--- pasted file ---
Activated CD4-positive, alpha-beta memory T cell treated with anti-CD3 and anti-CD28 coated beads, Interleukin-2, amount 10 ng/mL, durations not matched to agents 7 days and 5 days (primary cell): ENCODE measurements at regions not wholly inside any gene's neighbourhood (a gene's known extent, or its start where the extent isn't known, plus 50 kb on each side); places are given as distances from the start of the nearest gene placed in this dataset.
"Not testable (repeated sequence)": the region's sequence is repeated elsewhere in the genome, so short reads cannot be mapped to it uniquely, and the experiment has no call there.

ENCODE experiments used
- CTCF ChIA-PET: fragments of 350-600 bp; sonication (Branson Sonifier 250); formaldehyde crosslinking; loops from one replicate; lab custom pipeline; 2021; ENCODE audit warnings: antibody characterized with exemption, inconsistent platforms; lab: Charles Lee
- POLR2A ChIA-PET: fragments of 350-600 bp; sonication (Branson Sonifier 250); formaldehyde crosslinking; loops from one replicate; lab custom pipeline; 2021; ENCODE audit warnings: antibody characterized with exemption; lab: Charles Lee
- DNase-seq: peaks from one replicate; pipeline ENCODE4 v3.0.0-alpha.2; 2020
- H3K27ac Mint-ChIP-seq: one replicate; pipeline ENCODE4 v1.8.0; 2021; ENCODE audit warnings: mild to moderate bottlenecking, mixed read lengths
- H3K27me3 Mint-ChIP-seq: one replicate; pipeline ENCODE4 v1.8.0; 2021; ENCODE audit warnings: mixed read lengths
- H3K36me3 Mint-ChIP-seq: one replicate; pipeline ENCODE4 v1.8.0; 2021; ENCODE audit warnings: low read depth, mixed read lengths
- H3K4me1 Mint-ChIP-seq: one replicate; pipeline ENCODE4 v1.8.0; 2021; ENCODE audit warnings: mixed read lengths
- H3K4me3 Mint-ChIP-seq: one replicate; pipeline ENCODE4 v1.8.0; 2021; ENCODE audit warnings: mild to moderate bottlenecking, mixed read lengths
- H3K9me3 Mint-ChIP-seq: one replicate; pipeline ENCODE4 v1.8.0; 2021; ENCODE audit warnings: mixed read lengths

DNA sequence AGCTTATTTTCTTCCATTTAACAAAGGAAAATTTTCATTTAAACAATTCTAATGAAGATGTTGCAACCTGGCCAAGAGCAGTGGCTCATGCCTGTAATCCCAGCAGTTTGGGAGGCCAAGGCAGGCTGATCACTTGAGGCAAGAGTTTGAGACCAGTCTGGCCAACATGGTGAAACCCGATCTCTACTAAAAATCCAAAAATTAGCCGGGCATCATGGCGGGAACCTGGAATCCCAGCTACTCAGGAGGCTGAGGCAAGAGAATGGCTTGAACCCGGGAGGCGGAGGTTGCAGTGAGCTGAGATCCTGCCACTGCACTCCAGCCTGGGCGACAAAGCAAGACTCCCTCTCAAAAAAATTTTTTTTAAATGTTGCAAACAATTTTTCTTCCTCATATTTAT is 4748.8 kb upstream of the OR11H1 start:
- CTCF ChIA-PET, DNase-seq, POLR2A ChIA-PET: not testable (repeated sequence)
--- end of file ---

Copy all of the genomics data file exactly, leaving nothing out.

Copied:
Activated CD4-positive, alpha-beta memory T cell treated with anti-CD3 and anti-CD28 coated beads, Interleukin-2, amount 10 ng/mL, durations not matched to agents 7 days and 5 days (primary cell): ENCODE measurements at regions not wholly inside any gene's neighbourhood (a gene's known extent, or its start where the extent isn't known, plus 50 kb on each side); places are given as distances from the start of the nearest gene placed in this dataset.
"Not testable (repeated sequence)": the region's sequence is repeated elsewhere in the genome, so short reads cannot be mapped to it uniquely, and the experiment has no call there.

ENCODE experiments used
- CTCF ChIA-PET: fragments of 350-600 bp; sonication (Branson Sonifier 250); formaldehyde crosslinking; loops from one replicate; lab custom pipeline; 2021; ENCODE audit warnings: antibody characterized with exemption, inconsistent platforms; lab: Charles Lee
- POLR2A ChIA-PET: fragments of 350-600 bp; sonication (Branson Sonifier 250); formaldehyde crosslinking; loops from one replicate; lab custom pipeline; 2021; ENCODE audit warnings: antibody characterized with exemption; lab: Charles Lee
- DNase-seq: peaks from one replicate; pipeline ENCODE4 v3.0.0-alpha.2; 2020
- H3K27ac Mint-ChIP-seq: one replicate; pipeline ENCODE4 v1.8.0; 2021; ENCODE audit warnings: mild to moderate bottlenecking, mixed read lengths
- H3K27me3 Mint-ChIP-seq: one replicate; pipeline ENCODE4 v1.8.0; 2021; ENCODE audit warnings: mixed read lengths
- H3K36me3 Mint-ChIP-seq: one replicate; pipeline ENCODE4 v1.8.0; 2021; ENCODE audit warnings: low read depth, mixed read lengths
- H3K4me1 Mint-ChIP-seq: one replicate; pipeline ENCODE4 v1.8.0; 2021; ENCODE audit warnings: mixed read lengths
- H3K4me3 Mint-ChIP-seq: one replicate; pipeline ENCODE4 v1.8.0; 2021; ENCODE audit warnings: mild to moderate bottlenecking, mixed read lengths
- H3K9me3 Mint-ChIP-seq: one replicate; pipeline ENCODE4 v1.8.0; 2021; ENCODE audit warnings: mixed read lengths

DNA sequence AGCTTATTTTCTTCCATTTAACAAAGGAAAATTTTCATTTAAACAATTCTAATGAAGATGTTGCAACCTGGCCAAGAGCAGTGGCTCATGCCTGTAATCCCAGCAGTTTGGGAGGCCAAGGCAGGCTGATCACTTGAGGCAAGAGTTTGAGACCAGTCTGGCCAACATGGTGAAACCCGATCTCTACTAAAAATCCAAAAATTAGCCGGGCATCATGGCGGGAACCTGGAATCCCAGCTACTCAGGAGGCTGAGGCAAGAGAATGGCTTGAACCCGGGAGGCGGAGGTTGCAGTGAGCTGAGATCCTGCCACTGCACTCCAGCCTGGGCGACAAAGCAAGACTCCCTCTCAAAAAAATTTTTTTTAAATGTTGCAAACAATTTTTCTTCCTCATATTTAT is 4748.8 kb upstream of the OR11H1 start:
- CTCF ChIA-PET, DNase-seq, POLR2A ChIA-PET: not testable (repeated sequence)